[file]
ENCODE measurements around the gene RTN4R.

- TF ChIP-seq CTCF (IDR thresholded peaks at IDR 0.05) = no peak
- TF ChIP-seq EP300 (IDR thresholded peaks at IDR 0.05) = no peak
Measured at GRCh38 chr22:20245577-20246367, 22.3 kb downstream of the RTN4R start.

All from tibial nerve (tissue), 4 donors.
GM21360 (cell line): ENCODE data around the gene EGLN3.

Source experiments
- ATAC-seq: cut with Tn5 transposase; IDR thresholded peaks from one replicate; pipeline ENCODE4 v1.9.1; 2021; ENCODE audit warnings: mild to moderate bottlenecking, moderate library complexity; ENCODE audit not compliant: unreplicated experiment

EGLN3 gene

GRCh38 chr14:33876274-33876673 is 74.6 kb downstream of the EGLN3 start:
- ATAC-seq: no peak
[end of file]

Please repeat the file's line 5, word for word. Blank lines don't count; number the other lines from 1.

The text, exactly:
All from tibial nerve (tissue), 4 donors.